Characteristics of the Ideal Spaces for Science

Drafted by participants in the Project Kaleidoscope Roundtable on the Future, Cranbrook, Michigan. March 21-23, 2003. To view Cranbrook related materials, go here.

First, our thinking at Cranbrook was advanced by considering thoughts from Leadership is an Art, by Max DePree, written when he was president of Herman Miller, that successful spaces are those that:

  • encourage an open community, fortuitous encounters
  • are welcoming to all, kind to the user, human-scaled
  • are subservient to human activity, enabling people to connect with ease
  • meet current needs, keep future options open, and can change with grace
  • contribute to the humanity of its context
  • are open to surprise, comfortable with conflict, forgiving of mistakes in planning
  • are non-precious and nonmonumental
  • enable a community to reach continually toward its potential.

Then, further characteristics were suggested by Roundtable participants as potential descriptors of ideal spaces for science.

Physical Infrastructure

  • The external envelope contributes to the learning that takes place inside as it illustrates responsible ecological impact on the community.
  • The physical structure is itself a laboratory (a 'living text') which monitors and tinkers with itself, with mechanical and other systems exposed, instrumented and changeable, giving students opportunity to collect real-time data
    • The "curriculum" of the building is water, waste, light, electricity, heat, air and vegetation. (For example, water: monitoring use; testing for purity; consider sources, plumbing mechanics, recycling water water, soft vs. hard water)
  • The space supports and accommodates the sophisticated instrumentation that is central to 21st century science and engineering.
  • It should in itself be a beauty to behold while at the same time be a vehicle for beholding beauty.
  • It enhances the overall aesthetics of the campus.

Serving Institutional Mission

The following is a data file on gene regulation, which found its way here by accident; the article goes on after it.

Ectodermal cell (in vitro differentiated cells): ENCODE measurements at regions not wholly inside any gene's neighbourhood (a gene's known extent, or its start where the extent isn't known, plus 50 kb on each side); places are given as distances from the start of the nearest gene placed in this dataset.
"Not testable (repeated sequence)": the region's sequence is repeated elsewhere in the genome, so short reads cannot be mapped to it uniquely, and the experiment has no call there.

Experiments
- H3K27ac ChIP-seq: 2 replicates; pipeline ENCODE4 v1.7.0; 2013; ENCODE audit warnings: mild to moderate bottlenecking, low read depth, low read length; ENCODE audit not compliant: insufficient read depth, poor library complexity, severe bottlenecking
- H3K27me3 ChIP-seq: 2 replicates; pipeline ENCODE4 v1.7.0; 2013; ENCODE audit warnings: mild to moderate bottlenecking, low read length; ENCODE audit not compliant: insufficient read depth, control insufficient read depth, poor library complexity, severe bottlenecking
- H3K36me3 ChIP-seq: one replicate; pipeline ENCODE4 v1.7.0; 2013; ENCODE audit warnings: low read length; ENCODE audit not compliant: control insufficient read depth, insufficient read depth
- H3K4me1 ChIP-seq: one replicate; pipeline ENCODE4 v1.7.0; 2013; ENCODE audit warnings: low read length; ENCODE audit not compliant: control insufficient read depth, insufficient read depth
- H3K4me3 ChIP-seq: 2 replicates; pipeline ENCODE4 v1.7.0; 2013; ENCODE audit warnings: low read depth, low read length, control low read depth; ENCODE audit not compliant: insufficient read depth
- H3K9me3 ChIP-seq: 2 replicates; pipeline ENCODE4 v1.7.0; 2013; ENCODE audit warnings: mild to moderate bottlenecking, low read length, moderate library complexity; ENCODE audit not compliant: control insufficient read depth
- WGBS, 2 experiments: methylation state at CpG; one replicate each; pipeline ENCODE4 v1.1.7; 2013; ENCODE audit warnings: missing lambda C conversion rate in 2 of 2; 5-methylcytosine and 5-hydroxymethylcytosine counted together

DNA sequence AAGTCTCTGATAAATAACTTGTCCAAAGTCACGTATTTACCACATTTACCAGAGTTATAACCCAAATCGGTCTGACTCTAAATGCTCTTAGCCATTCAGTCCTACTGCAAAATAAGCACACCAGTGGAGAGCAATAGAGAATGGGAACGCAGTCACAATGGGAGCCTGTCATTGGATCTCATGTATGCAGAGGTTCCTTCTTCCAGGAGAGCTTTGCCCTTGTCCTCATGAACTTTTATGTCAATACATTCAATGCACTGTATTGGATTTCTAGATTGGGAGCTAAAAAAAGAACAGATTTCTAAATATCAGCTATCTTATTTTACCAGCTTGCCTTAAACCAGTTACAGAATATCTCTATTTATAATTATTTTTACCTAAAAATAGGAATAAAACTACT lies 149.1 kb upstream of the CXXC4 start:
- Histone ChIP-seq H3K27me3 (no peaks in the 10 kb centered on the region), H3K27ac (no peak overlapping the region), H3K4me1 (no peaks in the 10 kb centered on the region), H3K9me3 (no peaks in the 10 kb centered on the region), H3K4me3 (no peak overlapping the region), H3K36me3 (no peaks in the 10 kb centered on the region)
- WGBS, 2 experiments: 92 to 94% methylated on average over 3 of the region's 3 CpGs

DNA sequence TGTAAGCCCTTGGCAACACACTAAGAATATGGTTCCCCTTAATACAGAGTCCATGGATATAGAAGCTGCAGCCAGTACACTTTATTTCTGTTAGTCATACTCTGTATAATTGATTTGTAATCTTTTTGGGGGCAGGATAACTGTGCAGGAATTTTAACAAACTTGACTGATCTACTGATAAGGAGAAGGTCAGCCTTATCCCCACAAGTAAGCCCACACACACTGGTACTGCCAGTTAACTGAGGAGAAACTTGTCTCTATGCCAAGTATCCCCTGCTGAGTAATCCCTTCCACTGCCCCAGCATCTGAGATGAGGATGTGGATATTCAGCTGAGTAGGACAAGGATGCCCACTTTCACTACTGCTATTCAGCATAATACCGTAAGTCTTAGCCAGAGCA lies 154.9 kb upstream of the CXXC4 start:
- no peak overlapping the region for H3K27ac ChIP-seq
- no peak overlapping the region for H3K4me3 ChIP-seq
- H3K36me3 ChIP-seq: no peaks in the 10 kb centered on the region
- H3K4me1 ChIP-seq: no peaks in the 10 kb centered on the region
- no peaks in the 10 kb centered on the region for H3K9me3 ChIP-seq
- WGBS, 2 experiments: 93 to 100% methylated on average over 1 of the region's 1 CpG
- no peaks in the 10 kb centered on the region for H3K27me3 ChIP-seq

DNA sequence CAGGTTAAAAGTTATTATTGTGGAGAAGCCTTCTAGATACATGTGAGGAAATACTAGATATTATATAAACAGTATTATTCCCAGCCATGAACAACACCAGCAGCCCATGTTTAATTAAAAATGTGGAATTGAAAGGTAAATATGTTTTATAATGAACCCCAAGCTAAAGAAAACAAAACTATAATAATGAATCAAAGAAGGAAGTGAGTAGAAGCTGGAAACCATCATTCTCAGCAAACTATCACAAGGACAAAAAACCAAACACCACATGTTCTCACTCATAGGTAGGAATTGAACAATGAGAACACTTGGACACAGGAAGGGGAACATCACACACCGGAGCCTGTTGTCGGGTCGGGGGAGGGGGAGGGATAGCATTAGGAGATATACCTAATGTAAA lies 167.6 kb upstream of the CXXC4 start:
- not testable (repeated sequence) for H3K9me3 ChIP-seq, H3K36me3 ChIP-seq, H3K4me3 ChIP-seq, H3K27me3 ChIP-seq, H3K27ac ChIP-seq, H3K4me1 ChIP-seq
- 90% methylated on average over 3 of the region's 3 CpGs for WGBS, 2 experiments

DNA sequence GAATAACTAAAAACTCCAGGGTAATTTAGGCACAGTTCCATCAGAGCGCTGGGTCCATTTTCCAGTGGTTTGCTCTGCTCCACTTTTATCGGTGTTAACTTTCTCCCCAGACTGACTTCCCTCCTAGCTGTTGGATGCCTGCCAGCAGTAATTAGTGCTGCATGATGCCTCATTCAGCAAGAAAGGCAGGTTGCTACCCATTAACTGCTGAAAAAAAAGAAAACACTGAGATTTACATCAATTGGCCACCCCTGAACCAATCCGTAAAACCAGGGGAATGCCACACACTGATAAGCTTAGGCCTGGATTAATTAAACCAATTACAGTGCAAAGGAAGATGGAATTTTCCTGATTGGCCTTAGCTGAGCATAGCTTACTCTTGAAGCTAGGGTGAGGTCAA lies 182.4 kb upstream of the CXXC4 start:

• The space serves as a place for the campus community to connect with each other as they explore the world around them.
  • The design and siting of the facility signals that science is a core discipline in 21st century liberal arts education; it encourages and expands the community of science.
  • The space promotes public interest in science by providing a venue for discussion of scientific and technological issues, and by making science "visible."
  • The seamless integration of research and education is fostered.
  • Prudent decisions have been made about multi-use spaces, systems and sustainability to address budget demands over the long-term.

Serving Students

  • Spaces are designed so that all students, majors and non-majors, feel welcome and comfortable in the spaces.
  • Spaces are designed around research in cognitive learning, students with different learning styles feel welcome and comfortable in the spaces.
  • The spaces nurture both collaborative and individual work, in formal and informal settings.
  • The spaces promote the productive synergy of researchers, graduate and undergraduate students through thoughtful proximity.
  • Students have opportunity to be problem-solvers, discoverers, and explorers, and thus are motivated to pursue careers in these fields.
  • Spaces inspire an active imagination and provide a venue to exercise that imagination.

Serving Science

  • The dissolving of boundaries between the disciplines is evident and encouraged, with the capacity to adapt and reconfigure as new projects and programs evolve.
  • There are matrices of public and private spaces for teaching/learning and research, formal and informal learning, serendipitous engagement
  • The nature of "doing of science" is visible, with windows into the laboratories, display shelves with scientific artifacts and art throughout.
  • Space is provided for un-interupted work on research projects by students, students and faculty, faculty.
  • Spaces easily accommodate advances in how science is practiced, how scientists explore new questions, pursue answers to those questions, and communicate with colleagues around the globe.
  • Tools for exploring, modeling, simulating and using data for research are readily accessible.
  • The facility is adaptable and agile, ready to accommodate new pedagogies and new directions in scientific, technological and engineering communities.

Serving the Curriculum

  • The space allows for the non-disruptive implementation of new technologies and pedagogies.
  • It facilitates the integration of presentation media and network connectivity into all teaching and learning spaces and allows for constant evolution in how these technologies are used.
  • Different styles of teaching and learning are easily accommodated.
  • The space helps students connect what they are learning in classroom and lab to the world beyond the campus, engaged in real-world problems and possibilities.
  • The space accommodates programs that motivate students to consider careers in STEM fields.